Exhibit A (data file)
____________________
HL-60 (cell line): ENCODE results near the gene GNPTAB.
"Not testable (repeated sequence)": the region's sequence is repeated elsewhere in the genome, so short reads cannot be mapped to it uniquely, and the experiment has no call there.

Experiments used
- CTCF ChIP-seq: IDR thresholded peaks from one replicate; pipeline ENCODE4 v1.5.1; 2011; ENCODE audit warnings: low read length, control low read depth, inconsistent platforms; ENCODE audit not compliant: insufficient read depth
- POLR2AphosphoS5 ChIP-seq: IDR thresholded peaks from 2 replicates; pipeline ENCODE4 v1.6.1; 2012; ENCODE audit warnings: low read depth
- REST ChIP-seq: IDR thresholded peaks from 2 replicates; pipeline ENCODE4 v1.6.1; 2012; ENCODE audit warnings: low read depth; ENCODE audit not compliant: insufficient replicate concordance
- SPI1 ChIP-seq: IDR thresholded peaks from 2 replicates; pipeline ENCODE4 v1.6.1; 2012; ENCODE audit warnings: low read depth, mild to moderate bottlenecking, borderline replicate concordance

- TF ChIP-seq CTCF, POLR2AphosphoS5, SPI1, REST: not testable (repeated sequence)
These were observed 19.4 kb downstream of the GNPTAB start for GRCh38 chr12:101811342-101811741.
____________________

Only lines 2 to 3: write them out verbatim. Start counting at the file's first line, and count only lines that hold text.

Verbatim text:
"Not testable (repeated sequence)": the region's sequence is repeated elsewhere in the genome, so short reads cannot be mapped to it uniquely, and the experiment has no call there.

Experiments used